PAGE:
"Its pretty sad when its obvious to everyone what the problem is, yet its still the same thing after what, six years?"

    It seems to me that if it hasn't been changed in six years then it's not that great of a problem for most users

    You're possibly right, but I guess it's a pretty major problem for a lot of non-users. I bet a fair few potential users will have loaded it up, gone 'WTF' and gone back to their previous image editing tool of choice. I know I did.

    Much as I support the idea of a powerful, free graphics package, I really could not be bothered with trying to get past (in my view) one of the most user-unfriendly UIs that I've seen for a very long time. I also couldn't be bothered to go and code my own amended UI (I want to edit images, not develop the tool) or go start harassing the actual dev community, who would quite likely come back with either "Well, we like it" or "Well, go write your own".

    At the end of the day, I'm happy enough with Photoshop Elements for most of what I want to achieve, and therefore can't be bothered to spend any significant time trying to make GIMP better (if it were improved, I may well go back and give it another go, however).

    My suggestion to all the people bitching about how GIMP sucks and how much they hate using it (why are you using it then?) is to become a part of the community. Contribute and if enough of you contribute enough then your needs will probably be taken care of too. Failing that you could always take up a collection and offer a bounty.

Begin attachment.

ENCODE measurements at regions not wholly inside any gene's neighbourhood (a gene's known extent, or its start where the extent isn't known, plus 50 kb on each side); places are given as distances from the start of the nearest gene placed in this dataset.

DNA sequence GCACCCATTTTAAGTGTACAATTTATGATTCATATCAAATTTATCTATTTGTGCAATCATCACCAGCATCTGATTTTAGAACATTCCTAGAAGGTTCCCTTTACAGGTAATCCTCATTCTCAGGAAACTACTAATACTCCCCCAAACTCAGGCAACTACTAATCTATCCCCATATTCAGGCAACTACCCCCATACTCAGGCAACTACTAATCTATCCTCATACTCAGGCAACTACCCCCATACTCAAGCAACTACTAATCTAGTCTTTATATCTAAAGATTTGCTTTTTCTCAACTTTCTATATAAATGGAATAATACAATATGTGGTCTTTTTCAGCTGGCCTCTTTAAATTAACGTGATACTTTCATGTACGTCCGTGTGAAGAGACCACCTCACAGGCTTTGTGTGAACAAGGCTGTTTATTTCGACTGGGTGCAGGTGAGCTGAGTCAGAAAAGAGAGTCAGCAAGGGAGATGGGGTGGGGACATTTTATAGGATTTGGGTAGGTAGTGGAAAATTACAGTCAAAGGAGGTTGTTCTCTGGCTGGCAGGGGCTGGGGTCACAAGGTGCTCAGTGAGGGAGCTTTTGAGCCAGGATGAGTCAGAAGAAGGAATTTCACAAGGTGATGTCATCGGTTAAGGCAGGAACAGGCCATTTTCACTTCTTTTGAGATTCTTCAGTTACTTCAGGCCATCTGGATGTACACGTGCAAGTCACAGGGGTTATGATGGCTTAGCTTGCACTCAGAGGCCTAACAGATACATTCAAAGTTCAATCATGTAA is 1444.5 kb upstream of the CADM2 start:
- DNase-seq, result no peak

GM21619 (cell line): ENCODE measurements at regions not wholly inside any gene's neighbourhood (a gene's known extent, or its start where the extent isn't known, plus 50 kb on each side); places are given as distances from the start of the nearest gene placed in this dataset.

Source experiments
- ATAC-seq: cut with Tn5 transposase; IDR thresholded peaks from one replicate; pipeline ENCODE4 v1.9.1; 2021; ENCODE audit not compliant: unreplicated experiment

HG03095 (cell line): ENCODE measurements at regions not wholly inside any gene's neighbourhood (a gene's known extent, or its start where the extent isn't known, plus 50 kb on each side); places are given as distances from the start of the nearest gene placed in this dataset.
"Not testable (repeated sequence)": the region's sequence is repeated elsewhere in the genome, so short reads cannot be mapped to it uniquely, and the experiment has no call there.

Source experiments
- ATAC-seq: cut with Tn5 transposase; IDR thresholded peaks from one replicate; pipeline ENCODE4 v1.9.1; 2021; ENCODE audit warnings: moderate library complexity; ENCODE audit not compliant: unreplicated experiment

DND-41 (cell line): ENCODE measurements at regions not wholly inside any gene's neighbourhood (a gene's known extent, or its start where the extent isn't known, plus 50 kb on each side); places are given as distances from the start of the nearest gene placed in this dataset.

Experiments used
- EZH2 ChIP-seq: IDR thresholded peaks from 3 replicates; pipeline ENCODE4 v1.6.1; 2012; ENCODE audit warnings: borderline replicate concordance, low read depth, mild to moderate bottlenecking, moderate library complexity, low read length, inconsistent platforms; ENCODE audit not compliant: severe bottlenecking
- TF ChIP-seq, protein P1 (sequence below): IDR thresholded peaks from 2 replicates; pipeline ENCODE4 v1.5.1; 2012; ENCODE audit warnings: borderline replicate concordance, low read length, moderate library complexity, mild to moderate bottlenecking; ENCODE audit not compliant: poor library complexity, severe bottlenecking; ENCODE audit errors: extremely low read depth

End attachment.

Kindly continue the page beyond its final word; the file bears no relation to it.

And this is exactly the sort of response that I'm talking about. I am interested in a decent, usable graphics editor. I don't really care what that tool is. I am not bitching about the UI, and saying that it should be changed. I simply care that the graphics tool that I use has a UI that I can get on with. GIMP doesn't, so I don't use it. I don't actually care enough about GIMP as a project to spend valuable time working to improve it. If that means I will never get a decent free graphics app, and instead have to stump up £50 or whatever to get Photoshop Elements, then so be it.

    I think it's a little unseemly to bash people who give you something for free. If you don't like it you are under no obligation to use it. Just steal photoshop like everybody else at /. does.

    And yet you're bashing someone who's giving you advice for free. As you say - if you don't like it, your're under no obligation to use it. But if you're actually interested in creating a tool that people will use, not because it's free, but because it's better, then you might want to consider the views of the people that don't currently use it.

    And don't try to take the stance that the only choice is GIMP or theft. As I've said, I use (and have bought) Photoshop Elements (I've also bought the ACDSee suite, but decided that Photoshop was better, I would have been happy to use - even pay for - GIMP had been been usable enough for me).